So finally, we have facade, my favorite story in Dream Country. Weirdly, this story disregards Morpheus in favor of his sister Death and an old DC character, element girl. One great thing about this series is that even if you're not familiar with the DC universe and don't recognize people, Gaiman does such a good job developing them it doesn't matter. This story is a very moving, emotional story in a way the others aren't, and features a great speech by Death near the end. I can't really say more without spoiling what happens.

It is annoying that I have to pay the same price as other volumes for less story, and I'll carry on.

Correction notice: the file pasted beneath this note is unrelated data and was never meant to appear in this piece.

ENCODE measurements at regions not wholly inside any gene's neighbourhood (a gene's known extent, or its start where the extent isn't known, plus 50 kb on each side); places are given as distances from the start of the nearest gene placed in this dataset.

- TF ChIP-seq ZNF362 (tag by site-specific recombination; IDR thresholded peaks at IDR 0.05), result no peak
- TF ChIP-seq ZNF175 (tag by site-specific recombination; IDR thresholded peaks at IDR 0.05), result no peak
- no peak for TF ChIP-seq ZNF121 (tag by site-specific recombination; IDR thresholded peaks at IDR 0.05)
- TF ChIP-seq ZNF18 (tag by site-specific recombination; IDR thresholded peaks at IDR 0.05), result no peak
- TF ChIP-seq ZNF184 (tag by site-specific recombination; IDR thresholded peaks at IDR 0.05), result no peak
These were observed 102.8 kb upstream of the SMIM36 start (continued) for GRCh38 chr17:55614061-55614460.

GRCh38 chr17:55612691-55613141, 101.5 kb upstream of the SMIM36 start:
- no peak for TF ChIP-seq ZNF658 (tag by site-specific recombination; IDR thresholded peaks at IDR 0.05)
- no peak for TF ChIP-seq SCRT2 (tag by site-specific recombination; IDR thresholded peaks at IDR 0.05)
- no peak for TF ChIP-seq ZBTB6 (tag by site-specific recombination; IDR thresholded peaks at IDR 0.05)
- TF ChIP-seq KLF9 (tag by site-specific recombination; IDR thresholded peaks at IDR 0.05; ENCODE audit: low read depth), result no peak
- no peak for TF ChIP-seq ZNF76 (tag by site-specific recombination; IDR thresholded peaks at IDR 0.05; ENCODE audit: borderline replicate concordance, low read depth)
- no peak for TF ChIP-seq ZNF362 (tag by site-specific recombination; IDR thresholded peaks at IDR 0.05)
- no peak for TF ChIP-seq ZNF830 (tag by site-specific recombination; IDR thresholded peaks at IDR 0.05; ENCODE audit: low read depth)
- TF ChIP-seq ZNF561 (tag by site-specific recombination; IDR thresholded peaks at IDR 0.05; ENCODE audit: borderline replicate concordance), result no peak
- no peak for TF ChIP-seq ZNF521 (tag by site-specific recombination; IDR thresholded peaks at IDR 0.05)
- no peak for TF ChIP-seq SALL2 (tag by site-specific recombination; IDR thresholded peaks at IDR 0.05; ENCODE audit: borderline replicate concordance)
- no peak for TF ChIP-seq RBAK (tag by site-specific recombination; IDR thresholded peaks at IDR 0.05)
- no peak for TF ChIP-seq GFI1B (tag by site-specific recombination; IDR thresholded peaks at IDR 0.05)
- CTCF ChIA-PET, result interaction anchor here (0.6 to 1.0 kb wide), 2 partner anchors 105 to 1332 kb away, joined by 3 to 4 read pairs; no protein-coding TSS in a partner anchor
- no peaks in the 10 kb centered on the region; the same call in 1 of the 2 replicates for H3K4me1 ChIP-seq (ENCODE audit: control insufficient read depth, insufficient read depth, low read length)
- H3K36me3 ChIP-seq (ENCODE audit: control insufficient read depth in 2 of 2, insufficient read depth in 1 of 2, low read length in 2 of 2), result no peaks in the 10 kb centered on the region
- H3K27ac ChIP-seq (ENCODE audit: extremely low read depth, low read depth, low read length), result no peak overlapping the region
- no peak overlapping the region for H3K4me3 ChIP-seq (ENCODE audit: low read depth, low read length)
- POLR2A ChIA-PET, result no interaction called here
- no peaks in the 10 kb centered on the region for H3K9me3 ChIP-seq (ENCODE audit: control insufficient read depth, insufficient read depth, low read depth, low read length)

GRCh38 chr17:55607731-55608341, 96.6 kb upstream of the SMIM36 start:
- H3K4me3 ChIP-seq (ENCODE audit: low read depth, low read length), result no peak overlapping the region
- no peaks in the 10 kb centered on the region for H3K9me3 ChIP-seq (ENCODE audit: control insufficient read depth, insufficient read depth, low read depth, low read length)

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on March 18, 2015
Excellent Story. Highly recommended for a reason.

As a comic book fan I know most people probably imagine the world of comics as being about super heroes or Sunday Funnies. But, the comic medium is worthy of so much more.

Sandman is that "much more". The story is excellent, and is wonderfully executed. You're going to want to get all of these at once, because they can't be put down.

If you're already a comic book fan, you've likely heard of Sandman. So what are you waiting for? Read this already!

If you aren't already a comic book fan, maybe it's time to give it a chance. If any story is going to change your mind about the possibilities of this art form, this is the one.